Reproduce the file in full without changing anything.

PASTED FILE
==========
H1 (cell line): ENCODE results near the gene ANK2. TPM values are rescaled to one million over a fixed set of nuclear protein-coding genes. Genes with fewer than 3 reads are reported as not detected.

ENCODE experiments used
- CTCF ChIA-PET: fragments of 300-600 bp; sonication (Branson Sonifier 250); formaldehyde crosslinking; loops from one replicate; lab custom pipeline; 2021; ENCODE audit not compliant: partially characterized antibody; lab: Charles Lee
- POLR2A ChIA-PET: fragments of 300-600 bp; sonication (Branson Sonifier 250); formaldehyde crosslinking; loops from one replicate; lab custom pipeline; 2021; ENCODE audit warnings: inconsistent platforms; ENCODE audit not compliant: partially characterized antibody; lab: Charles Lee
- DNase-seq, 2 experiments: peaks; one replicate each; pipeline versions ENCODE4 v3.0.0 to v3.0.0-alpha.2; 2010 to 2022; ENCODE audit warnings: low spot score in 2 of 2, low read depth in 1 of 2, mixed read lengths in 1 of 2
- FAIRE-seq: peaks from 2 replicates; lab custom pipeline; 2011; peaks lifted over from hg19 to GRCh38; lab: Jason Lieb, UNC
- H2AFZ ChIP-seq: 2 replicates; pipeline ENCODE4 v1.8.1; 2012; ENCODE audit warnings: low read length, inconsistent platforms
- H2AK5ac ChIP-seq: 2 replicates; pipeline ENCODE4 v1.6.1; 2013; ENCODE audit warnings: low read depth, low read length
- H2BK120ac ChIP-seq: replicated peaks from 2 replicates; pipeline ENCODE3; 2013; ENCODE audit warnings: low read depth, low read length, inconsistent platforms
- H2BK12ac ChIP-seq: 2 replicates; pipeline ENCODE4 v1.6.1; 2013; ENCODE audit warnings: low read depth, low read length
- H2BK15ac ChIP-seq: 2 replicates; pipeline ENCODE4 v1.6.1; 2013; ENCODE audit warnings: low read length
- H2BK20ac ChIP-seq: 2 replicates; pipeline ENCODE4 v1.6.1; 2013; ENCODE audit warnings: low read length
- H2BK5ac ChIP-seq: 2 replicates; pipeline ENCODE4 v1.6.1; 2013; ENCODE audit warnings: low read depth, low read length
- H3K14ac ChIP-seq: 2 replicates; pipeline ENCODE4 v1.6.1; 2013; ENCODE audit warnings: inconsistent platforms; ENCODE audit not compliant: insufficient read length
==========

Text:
H1 (cell line): ENCODE results near the gene ANK2. TPM values are rescaled to one million over a fixed set of nuclear protein-coding genes. Genes with fewer than 3 reads are reported as not detected.

ENCODE experiments used
- CTCF ChIA-PET: fragments of 300-600 bp; sonication (Branson Sonifier 250); formaldehyde crosslinking; loops from one replicate; lab custom pipeline; 2021; ENCODE audit not compliant: partially characterized antibody; lab: Charles Lee
- POLR2A ChIA-PET: fragments of 300-600 bp; sonication (Branson Sonifier 250); formaldehyde crosslinking; loops from one replicate; lab custom pipeline; 2021; ENCODE audit warnings: inconsistent platforms; ENCODE audit not compliant: partially characterized antibody; lab: Charles Lee
- DNase-seq, 2 experiments: peaks; one replicate each; pipeline versions ENCODE4 v3.0.0 to v3.0.0-alpha.2; 2010 to 2022; ENCODE audit warnings: low spot score in 2 of 2, low read depth in 1 of 2, mixed read lengths in 1 of 2
- FAIRE-seq: peaks from 2 replicates; lab custom pipeline; 2011; peaks lifted over from hg19 to GRCh38; lab: Jason Lieb, UNC
- H2AFZ ChIP-seq: 2 replicates; pipeline ENCODE4 v1.8.1; 2012; ENCODE audit warnings: low read length, inconsistent platforms
- H2AK5ac ChIP-seq: 2 replicates; pipeline ENCODE4 v1.6.1; 2013; ENCODE audit warnings: low read depth, low read length
- H2BK120ac ChIP-seq: replicated peaks from 2 replicates; pipeline ENCODE3; 2013; ENCODE audit warnings: low read depth, low read length, inconsistent platforms
- H2BK12ac ChIP-seq: 2 replicates; pipeline ENCODE4 v1.6.1; 2013; ENCODE audit warnings: low read depth, low read length
- H2BK15ac ChIP-seq: 2 replicates; pipeline ENCODE4 v1.6.1; 2013; ENCODE audit warnings: low read length
- H2BK20ac ChIP-seq: 2 replicates; pipeline ENCODE4 v1.6.1; 2013; ENCODE audit warnings: low read length
- H2BK5ac ChIP-seq: 2 replicates; pipeline ENCODE4 v1.6.1; 2013; ENCODE audit warnings: low read depth, low read length
- H3K14ac ChIP-seq: 2 replicates; pipeline ENCODE4 v1.6.1; 2013; ENCODE audit warnings: inconsistent platforms; ENCODE audit not compliant: insufficient read length